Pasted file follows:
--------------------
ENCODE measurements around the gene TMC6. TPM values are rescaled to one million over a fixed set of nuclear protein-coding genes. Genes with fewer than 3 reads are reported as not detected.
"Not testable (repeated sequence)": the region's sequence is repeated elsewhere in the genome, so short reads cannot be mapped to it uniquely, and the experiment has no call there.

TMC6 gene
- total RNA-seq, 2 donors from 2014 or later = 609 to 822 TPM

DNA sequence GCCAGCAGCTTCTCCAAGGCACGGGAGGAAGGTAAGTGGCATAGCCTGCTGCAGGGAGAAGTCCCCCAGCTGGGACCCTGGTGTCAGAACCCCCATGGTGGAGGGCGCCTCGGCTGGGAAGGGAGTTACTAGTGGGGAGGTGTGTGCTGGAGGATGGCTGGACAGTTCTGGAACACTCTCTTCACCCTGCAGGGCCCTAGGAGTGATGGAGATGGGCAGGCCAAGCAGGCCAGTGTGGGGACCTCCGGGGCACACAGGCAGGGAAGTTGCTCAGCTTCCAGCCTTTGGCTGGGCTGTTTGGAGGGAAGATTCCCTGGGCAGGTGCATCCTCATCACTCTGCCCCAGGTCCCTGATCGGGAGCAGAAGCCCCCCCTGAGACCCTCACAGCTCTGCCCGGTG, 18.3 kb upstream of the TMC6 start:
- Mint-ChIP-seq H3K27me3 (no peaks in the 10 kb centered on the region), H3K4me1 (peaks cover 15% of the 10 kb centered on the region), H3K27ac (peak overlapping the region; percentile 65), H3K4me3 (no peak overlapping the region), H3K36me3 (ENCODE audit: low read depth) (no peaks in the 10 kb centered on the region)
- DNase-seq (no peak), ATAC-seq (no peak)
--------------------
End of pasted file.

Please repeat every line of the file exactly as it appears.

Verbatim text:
ENCODE measurements around the gene TMC6. TPM values are rescaled to one million over a fixed set of nuclear protein-coding genes. Genes with fewer than 3 reads are reported as not detected.
"Not testable (repeated sequence)": the region's sequence is repeated elsewhere in the genome, so short reads cannot be mapped to it uniquely, and the experiment has no call there.

TMC6 gene
- total RNA-seq, 2 donors from 2014 or later = 609 to 822 TPM

DNA sequence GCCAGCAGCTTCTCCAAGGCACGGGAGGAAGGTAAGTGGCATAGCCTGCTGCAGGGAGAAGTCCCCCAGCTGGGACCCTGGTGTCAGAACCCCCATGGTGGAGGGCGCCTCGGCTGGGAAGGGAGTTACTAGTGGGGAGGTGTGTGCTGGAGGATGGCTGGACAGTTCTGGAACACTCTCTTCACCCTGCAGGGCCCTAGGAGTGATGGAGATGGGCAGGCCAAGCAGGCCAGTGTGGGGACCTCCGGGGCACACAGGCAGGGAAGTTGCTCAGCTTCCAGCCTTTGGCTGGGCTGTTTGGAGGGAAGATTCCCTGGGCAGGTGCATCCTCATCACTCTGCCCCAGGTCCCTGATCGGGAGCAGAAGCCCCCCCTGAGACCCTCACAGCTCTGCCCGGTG, 18.3 kb upstream of the TMC6 start:
- Mint-ChIP-seq H3K27me3 (no peaks in the 10 kb centered on the region), H3K4me1 (peaks cover 15% of the 10 kb centered on the region), H3K27ac (peak overlapping the region; percentile 65), H3K4me3 (no peak overlapping the region), H3K36me3 (ENCODE audit: low read depth) (no peaks in the 10 kb centered on the region)
- DNase-seq (no peak), ATAC-seq (no peak)